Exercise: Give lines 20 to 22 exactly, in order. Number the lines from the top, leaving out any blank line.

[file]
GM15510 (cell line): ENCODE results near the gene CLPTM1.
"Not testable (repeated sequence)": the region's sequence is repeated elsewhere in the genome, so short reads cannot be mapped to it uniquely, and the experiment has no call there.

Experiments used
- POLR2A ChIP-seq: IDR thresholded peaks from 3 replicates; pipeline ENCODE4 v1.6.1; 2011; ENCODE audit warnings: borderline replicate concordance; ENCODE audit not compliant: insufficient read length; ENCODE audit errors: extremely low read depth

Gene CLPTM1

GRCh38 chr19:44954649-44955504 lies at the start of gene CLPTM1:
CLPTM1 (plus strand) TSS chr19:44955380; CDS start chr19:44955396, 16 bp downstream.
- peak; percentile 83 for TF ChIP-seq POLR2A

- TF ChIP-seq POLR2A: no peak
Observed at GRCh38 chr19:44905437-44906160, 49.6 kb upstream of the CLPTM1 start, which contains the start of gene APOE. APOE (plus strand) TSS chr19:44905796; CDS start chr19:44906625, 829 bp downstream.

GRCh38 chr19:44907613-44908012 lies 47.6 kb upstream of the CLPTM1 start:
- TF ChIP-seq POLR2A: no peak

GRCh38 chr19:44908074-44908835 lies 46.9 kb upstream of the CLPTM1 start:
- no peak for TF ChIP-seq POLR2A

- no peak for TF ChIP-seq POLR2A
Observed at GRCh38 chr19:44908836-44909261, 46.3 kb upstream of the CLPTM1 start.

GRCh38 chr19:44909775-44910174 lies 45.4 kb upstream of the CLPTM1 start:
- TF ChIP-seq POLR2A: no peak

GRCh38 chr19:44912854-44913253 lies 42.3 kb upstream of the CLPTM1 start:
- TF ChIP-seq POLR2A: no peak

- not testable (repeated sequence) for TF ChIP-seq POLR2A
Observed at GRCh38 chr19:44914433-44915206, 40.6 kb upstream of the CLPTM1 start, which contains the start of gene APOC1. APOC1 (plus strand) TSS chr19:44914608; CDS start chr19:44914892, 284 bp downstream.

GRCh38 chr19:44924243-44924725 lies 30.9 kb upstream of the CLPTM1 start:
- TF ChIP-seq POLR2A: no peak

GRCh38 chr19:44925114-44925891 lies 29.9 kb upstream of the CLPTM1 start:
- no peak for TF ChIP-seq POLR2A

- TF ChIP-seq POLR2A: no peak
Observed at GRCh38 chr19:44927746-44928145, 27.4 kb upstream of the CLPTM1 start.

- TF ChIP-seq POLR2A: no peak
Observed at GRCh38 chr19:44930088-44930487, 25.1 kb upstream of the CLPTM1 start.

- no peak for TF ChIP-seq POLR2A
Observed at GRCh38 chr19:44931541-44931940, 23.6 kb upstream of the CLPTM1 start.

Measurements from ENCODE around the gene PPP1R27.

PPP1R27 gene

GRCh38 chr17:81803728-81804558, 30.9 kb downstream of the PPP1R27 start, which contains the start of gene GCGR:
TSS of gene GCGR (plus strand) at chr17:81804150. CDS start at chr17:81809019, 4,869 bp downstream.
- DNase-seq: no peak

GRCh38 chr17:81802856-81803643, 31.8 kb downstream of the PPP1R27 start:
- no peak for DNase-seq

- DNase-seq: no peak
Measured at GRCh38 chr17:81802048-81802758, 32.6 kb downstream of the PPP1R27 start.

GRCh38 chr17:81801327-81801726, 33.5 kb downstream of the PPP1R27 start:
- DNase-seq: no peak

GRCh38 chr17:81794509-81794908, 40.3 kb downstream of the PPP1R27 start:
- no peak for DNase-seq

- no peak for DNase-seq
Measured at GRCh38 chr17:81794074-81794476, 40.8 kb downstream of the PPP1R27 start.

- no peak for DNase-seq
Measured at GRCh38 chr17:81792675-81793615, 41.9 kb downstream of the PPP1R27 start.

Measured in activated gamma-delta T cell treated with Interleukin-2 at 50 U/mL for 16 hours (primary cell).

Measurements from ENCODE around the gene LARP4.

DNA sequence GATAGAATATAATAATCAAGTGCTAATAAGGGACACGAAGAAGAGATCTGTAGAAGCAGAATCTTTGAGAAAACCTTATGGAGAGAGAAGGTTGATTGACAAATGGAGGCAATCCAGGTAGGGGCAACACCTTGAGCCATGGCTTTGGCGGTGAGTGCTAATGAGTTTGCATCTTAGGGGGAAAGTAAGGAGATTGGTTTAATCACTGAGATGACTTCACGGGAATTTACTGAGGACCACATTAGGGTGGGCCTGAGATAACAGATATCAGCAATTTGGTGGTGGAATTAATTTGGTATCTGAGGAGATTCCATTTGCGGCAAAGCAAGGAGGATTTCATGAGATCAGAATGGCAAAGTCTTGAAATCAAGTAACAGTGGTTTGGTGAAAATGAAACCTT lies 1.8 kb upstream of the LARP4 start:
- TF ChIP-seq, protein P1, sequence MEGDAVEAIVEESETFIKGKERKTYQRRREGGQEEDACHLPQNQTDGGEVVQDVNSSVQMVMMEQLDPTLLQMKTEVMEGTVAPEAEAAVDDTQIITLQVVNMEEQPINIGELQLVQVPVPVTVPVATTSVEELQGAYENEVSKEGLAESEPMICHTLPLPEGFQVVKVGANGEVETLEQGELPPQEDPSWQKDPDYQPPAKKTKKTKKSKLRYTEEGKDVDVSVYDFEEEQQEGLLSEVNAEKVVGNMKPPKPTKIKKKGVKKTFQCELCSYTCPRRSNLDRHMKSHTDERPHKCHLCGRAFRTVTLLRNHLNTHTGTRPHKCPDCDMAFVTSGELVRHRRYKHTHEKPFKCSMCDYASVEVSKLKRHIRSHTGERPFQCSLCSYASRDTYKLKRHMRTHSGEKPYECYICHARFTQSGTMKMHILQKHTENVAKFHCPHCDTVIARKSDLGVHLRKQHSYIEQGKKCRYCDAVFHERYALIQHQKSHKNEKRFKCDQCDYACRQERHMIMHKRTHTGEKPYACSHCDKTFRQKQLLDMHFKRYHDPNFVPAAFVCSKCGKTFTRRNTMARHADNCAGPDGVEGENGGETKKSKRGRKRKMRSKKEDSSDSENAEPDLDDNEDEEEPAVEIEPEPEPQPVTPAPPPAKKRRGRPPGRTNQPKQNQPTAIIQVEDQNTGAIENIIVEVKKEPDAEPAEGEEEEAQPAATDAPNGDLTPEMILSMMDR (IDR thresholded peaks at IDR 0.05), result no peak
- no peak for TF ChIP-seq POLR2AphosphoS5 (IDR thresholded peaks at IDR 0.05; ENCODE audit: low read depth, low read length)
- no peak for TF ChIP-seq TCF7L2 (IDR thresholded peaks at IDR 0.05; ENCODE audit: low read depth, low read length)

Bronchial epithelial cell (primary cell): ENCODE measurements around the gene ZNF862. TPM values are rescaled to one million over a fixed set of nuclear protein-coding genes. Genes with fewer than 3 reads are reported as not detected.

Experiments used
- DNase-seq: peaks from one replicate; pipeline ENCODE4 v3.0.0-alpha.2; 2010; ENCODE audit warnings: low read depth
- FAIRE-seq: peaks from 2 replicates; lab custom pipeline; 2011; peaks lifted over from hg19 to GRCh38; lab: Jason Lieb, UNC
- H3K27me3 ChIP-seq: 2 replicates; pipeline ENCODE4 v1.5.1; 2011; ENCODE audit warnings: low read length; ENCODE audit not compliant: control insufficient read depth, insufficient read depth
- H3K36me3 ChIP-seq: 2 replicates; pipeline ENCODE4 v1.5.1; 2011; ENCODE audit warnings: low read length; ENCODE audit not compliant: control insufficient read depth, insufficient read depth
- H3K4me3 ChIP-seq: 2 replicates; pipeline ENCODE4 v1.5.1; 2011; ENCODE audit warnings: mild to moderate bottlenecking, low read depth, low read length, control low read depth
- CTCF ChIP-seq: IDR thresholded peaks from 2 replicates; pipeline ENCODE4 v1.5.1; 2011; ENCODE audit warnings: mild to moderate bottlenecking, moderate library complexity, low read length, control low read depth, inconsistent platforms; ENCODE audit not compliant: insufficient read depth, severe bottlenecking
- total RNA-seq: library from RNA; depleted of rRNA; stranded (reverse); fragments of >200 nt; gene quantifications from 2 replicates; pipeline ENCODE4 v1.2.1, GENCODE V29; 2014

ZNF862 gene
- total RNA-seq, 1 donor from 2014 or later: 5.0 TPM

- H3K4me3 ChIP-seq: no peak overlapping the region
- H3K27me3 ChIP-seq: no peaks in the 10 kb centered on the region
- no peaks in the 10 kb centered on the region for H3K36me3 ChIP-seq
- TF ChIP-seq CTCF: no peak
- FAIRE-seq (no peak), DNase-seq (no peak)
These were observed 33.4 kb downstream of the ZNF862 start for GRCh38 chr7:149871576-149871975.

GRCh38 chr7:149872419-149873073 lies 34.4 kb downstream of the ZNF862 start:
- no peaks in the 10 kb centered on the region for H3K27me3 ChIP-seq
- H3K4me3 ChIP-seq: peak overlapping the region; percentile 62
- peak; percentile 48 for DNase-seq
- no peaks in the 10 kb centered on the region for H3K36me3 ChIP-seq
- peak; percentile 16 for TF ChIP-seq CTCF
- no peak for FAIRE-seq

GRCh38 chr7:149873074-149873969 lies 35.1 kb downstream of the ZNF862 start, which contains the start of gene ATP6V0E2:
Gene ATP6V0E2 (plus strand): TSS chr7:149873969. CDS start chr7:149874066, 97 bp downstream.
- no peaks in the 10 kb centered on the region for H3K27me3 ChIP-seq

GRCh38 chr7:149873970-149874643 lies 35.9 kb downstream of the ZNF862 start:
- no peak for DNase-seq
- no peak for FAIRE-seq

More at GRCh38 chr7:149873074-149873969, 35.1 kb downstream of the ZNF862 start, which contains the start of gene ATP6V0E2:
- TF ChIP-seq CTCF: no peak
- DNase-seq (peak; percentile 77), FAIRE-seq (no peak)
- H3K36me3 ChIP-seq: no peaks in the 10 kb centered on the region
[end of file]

- TF ChIP-seq POLR2A: no peak

- not testable (repeated sequence) for TF ChIP-seq POLR2A
Observed at GRCh38 chr19:44914433-44915206, 40.6 kb upstream of the CLPTM1 start, which contains the start of gene APOC1. APOC1 (plus strand) TSS chr19:44914608; CDS start chr19:44914892, 284 bp downstream.